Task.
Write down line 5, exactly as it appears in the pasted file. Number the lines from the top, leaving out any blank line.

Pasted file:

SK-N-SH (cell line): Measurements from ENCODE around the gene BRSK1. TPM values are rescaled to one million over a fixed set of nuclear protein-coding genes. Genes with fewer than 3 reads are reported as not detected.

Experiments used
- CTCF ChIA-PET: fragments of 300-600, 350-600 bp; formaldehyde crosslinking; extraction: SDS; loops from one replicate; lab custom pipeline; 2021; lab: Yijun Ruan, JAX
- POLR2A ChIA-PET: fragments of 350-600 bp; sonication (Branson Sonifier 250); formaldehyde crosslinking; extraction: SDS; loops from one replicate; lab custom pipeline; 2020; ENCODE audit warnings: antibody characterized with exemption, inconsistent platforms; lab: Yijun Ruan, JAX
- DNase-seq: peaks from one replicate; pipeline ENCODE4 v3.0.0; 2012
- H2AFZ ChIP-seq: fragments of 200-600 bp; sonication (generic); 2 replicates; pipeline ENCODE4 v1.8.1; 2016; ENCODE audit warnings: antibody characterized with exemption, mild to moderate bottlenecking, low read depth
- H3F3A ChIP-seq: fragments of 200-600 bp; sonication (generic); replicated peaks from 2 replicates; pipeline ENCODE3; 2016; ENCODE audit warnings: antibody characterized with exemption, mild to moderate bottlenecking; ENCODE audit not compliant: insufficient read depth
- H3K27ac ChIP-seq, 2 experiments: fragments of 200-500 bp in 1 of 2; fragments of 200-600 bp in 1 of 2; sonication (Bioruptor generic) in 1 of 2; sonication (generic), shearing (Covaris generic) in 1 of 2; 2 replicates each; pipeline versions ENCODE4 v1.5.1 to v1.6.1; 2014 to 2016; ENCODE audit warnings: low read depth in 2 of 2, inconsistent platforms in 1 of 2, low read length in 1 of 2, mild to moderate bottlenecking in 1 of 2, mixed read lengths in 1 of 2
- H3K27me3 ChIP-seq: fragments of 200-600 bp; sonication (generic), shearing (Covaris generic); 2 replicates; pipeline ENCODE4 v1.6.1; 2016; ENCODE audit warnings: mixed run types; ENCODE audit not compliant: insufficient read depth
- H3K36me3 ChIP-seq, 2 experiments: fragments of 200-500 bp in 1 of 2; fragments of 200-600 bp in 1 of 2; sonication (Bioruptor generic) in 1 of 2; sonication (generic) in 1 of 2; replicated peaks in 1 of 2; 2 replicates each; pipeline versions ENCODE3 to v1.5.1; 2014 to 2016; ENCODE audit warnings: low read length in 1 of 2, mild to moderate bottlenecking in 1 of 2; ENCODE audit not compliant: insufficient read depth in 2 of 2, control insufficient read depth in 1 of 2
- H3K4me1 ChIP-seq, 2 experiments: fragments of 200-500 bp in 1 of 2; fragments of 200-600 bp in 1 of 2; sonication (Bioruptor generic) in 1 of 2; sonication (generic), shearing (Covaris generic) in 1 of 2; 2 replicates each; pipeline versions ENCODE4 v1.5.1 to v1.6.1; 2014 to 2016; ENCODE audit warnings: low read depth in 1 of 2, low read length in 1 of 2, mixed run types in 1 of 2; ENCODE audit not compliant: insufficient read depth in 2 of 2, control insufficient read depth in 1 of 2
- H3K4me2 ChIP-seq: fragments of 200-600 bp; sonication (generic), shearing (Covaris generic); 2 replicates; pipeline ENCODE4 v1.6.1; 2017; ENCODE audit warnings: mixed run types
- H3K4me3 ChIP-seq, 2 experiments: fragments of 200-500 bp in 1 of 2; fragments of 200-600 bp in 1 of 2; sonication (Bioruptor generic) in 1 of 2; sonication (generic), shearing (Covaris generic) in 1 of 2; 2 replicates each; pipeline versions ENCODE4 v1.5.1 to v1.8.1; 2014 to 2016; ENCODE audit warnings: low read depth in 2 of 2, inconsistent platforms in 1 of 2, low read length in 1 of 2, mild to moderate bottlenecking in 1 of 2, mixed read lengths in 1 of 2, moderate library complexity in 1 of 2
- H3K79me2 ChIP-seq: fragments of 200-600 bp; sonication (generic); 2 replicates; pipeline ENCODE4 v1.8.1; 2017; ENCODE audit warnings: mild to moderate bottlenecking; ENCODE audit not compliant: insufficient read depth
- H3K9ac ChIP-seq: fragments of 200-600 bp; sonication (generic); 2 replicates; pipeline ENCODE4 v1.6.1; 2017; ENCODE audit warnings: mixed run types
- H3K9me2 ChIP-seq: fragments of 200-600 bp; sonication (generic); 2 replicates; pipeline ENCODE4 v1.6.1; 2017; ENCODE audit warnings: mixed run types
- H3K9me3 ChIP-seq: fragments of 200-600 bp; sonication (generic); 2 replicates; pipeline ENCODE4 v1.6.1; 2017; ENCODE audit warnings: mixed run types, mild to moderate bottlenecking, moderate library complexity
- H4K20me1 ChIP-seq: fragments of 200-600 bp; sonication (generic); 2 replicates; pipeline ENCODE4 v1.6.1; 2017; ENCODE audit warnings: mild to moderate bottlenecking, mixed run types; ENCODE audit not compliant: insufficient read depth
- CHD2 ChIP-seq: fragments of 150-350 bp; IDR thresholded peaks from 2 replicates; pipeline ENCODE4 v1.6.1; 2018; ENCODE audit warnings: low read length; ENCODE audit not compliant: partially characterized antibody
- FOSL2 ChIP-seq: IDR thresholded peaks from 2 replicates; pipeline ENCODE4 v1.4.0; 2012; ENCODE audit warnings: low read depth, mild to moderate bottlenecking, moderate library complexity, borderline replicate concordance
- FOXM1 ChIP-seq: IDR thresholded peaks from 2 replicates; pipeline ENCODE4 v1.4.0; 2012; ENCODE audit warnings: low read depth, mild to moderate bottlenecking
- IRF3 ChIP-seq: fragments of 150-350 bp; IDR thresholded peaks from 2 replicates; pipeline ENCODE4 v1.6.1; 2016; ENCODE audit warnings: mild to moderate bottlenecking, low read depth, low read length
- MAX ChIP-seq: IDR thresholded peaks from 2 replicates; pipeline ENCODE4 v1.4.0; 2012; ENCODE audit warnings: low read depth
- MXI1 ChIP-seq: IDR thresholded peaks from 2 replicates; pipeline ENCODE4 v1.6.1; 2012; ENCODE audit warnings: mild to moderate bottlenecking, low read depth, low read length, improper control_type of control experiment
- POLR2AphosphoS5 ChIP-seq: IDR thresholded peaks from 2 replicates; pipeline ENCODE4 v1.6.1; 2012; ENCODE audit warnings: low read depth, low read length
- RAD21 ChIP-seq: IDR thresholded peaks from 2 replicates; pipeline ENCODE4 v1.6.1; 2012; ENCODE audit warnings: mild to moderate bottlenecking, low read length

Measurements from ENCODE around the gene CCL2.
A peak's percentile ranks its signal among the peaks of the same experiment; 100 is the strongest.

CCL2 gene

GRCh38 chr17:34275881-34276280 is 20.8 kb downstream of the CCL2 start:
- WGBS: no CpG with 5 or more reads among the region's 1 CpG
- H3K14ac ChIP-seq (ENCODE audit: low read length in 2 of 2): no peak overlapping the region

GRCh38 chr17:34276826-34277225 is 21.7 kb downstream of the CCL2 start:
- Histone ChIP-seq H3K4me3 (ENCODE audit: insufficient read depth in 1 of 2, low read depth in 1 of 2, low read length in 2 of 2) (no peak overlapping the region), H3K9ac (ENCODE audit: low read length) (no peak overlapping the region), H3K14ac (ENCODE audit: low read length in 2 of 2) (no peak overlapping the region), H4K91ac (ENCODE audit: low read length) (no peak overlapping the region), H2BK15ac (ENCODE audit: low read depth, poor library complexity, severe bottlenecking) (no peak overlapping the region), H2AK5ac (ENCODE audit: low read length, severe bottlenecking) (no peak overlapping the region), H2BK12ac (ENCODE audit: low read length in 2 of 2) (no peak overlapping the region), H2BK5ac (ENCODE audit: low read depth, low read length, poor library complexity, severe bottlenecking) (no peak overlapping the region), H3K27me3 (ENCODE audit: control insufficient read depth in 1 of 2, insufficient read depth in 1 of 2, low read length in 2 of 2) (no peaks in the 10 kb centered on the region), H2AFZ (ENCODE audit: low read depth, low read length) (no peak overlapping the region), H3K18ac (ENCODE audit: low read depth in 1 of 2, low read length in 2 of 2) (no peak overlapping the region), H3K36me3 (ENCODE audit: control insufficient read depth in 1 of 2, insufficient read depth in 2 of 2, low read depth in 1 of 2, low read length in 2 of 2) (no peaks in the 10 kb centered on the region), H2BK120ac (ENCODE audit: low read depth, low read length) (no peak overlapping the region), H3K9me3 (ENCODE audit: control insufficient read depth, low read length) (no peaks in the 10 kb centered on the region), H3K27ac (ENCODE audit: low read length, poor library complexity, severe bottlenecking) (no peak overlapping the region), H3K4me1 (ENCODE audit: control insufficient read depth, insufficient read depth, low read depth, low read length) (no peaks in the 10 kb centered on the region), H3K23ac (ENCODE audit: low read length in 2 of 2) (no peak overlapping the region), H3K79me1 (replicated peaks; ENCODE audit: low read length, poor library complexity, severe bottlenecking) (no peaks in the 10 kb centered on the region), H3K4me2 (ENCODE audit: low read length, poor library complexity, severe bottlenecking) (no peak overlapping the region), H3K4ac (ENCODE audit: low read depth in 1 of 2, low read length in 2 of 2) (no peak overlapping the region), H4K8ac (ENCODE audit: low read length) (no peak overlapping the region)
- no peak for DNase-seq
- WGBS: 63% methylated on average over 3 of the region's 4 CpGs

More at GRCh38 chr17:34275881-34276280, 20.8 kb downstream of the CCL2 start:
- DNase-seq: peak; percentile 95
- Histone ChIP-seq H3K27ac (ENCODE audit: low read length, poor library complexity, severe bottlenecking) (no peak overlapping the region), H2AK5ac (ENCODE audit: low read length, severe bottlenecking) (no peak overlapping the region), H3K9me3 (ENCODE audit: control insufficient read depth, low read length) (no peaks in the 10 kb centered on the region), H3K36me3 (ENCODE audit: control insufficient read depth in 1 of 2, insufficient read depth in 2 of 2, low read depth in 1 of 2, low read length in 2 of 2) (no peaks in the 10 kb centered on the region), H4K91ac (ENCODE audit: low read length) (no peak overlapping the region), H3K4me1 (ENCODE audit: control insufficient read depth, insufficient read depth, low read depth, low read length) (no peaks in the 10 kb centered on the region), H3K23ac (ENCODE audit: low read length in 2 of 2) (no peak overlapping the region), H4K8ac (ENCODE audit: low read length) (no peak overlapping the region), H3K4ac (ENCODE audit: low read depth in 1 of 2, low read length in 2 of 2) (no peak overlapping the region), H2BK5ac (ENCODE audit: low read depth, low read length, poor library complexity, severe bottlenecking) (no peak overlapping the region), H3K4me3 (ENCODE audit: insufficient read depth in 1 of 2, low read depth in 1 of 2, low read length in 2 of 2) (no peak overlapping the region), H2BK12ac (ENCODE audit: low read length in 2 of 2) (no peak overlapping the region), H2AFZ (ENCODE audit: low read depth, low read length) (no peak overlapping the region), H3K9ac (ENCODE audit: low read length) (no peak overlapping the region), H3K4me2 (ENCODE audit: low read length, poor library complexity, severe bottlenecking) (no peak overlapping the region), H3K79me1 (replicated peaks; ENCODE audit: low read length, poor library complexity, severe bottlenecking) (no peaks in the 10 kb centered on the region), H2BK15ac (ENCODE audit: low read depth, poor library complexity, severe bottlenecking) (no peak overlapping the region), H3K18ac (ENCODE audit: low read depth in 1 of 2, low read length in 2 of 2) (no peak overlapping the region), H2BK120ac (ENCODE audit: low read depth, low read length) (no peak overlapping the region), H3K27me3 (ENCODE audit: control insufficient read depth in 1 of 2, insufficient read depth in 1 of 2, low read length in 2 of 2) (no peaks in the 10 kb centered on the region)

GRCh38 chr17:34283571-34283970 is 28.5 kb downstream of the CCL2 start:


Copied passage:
- DNase-seq: peaks from one replicate; pipeline ENCODE4 v3.0.0; 2012